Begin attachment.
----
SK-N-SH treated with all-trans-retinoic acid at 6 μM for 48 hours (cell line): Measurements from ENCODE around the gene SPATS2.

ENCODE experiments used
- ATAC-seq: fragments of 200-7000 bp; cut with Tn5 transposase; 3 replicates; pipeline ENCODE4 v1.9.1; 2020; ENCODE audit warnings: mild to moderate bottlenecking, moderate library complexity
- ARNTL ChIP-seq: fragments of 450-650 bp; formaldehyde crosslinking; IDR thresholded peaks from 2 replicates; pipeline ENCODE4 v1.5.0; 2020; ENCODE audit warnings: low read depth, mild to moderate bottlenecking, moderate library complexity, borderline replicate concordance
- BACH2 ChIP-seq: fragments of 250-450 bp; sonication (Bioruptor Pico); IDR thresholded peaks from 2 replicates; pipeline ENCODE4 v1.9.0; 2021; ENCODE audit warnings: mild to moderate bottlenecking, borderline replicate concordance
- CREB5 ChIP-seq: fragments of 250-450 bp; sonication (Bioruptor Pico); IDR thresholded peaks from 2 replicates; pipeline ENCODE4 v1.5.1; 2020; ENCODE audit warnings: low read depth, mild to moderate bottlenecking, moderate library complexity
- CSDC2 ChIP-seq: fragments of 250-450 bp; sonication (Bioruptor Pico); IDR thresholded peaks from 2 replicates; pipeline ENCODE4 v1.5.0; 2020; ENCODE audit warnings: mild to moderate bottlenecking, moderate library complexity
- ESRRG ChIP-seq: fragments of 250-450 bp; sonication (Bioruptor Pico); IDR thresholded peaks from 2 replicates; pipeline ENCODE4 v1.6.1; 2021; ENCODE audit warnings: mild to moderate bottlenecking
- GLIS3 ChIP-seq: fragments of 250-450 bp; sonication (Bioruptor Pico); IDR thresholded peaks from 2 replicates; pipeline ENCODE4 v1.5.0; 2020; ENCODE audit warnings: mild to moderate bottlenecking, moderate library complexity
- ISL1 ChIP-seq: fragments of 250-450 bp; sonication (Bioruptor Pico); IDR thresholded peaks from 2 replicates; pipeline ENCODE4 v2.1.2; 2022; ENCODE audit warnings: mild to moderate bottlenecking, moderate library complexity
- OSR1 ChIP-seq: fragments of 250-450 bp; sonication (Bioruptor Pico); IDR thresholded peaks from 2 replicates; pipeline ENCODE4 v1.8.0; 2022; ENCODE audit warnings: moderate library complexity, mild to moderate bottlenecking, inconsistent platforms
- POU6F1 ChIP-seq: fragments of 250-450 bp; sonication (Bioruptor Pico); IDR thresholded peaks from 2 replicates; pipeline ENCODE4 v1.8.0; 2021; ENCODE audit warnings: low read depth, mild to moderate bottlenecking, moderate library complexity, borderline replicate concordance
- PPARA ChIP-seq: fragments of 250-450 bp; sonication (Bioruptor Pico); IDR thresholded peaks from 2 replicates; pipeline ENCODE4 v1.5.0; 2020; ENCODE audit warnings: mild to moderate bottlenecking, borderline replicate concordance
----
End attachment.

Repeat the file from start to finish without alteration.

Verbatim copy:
SK-N-SH treated with all-trans-retinoic acid at 6 μM for 48 hours (cell line): Measurements from ENCODE around the gene SPATS2.

ENCODE experiments used
- ATAC-seq: fragments of 200-7000 bp; cut with Tn5 transposase; 3 replicates; pipeline ENCODE4 v1.9.1; 2020; ENCODE audit warnings: mild to moderate bottlenecking, moderate library complexity
- ARNTL ChIP-seq: fragments of 450-650 bp; formaldehyde crosslinking; IDR thresholded peaks from 2 replicates; pipeline ENCODE4 v1.5.0; 2020; ENCODE audit warnings: low read depth, mild to moderate bottlenecking, moderate library complexity, borderline replicate concordance
- BACH2 ChIP-seq: fragments of 250-450 bp; sonication (Bioruptor Pico); IDR thresholded peaks from 2 replicates; pipeline ENCODE4 v1.9.0; 2021; ENCODE audit warnings: mild to moderate bottlenecking, borderline replicate concordance
- CREB5 ChIP-seq: fragments of 250-450 bp; sonication (Bioruptor Pico); IDR thresholded peaks from 2 replicates; pipeline ENCODE4 v1.5.1; 2020; ENCODE audit warnings: low read depth, mild to moderate bottlenecking, moderate library complexity
- CSDC2 ChIP-seq: fragments of 250-450 bp; sonication (Bioruptor Pico); IDR thresholded peaks from 2 replicates; pipeline ENCODE4 v1.5.0; 2020; ENCODE audit warnings: mild to moderate bottlenecking, moderate library complexity
- ESRRG ChIP-seq: fragments of 250-450 bp; sonication (Bioruptor Pico); IDR thresholded peaks from 2 replicates; pipeline ENCODE4 v1.6.1; 2021; ENCODE audit warnings: mild to moderate bottlenecking
- GLIS3 ChIP-seq: fragments of 250-450 bp; sonication (Bioruptor Pico); IDR thresholded peaks from 2 replicates; pipeline ENCODE4 v1.5.0; 2020; ENCODE audit warnings: mild to moderate bottlenecking, moderate library complexity
- ISL1 ChIP-seq: fragments of 250-450 bp; sonication (Bioruptor Pico); IDR thresholded peaks from 2 replicates; pipeline ENCODE4 v2.1.2; 2022; ENCODE audit warnings: mild to moderate bottlenecking, moderate library complexity
- OSR1 ChIP-seq: fragments of 250-450 bp; sonication (Bioruptor Pico); IDR thresholded peaks from 2 replicates; pipeline ENCODE4 v1.8.0; 2022; ENCODE audit warnings: moderate library complexity, mild to moderate bottlenecking, inconsistent platforms
- POU6F1 ChIP-seq: fragments of 250-450 bp; sonication (Bioruptor Pico); IDR thresholded peaks from 2 replicates; pipeline ENCODE4 v1.8.0; 2021; ENCODE audit warnings: low read depth, mild to moderate bottlenecking, moderate library complexity, borderline replicate concordance
- PPARA ChIP-seq: fragments of 250-450 bp; sonication (Bioruptor Pico); IDR thresholded peaks from 2 replicates; pipeline ENCODE4 v1.5.0; 2020; ENCODE audit warnings: mild to moderate bottlenecking, borderline replicate concordance